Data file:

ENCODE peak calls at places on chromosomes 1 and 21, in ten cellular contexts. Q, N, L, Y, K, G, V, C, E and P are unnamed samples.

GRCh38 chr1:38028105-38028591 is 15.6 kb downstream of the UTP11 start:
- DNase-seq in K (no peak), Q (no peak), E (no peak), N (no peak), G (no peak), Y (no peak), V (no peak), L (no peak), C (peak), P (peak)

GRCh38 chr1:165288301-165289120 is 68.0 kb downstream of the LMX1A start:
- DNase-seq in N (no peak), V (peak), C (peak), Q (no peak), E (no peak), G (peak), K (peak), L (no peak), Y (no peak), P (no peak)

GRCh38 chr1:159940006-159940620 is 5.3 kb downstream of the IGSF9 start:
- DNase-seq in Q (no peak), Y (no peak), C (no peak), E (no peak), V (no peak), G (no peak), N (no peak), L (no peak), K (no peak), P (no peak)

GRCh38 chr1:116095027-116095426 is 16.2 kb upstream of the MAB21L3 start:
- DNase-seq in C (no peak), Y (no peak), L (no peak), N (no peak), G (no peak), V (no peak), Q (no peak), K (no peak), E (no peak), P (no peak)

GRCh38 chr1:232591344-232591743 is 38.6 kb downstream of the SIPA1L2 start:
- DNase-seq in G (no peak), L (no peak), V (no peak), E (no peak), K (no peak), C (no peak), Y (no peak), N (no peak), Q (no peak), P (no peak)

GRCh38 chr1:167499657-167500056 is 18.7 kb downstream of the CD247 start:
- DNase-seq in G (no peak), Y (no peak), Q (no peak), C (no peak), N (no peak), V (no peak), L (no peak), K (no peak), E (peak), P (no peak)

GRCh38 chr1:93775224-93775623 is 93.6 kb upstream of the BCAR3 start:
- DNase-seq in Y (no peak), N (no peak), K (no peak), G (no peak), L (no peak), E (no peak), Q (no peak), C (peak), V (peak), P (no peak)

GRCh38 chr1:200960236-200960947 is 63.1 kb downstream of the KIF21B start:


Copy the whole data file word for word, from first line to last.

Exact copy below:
ENCODE peak calls at places on chromosomes 1 and 21, in ten cellular contexts. Q, N, L, Y, K, G, V, C, E and P are unnamed samples.

GRCh38 chr1:38028105-38028591 is 15.6 kb downstream of the UTP11 start:
- DNase-seq in K (no peak), Q (no peak), E (no peak), N (no peak), G (no peak), Y (no peak), V (no peak), L (no peak), C (peak), P (peak)

GRCh38 chr1:165288301-165289120 is 68.0 kb downstream of the LMX1A start:
- DNase-seq in N (no peak), V (peak), C (peak), Q (no peak), E (no peak), G (peak), K (peak), L (no peak), Y (no peak), P (no peak)

GRCh38 chr1:159940006-159940620 is 5.3 kb downstream of the IGSF9 start:
- DNase-seq in Q (no peak), Y (no peak), C (no peak), E (no peak), V (no peak), G (no peak), N (no peak), L (no peak), K (no peak), P (no peak)

GRCh38 chr1:116095027-116095426 is 16.2 kb upstream of the MAB21L3 start:
- DNase-seq in C (no peak), Y (no peak), L (no peak), N (no peak), G (no peak), V (no peak), Q (no peak), K (no peak), E (no peak), P (no peak)

GRCh38 chr1:232591344-232591743 is 38.6 kb downstream of the SIPA1L2 start:
- DNase-seq in G (no peak), L (no peak), V (no peak), E (no peak), K (no peak), C (no peak), Y (no peak), N (no peak), Q (no peak), P (no peak)

GRCh38 chr1:167499657-167500056 is 18.7 kb downstream of the CD247 start:
- DNase-seq in G (no peak), Y (no peak), Q (no peak), C (no peak), N (no peak), V (no peak), L (no peak), K (no peak), E (peak), P (no peak)

GRCh38 chr1:93775224-93775623 is 93.6 kb upstream of the BCAR3 start:
- DNase-seq in Y (no peak), N (no peak), K (no peak), G (no peak), L (no peak), E (no peak), Q (no peak), C (peak), V (peak), P (no peak)

GRCh38 chr1:200960236-200960947 is 63.1 kb downstream of the KIF21B start: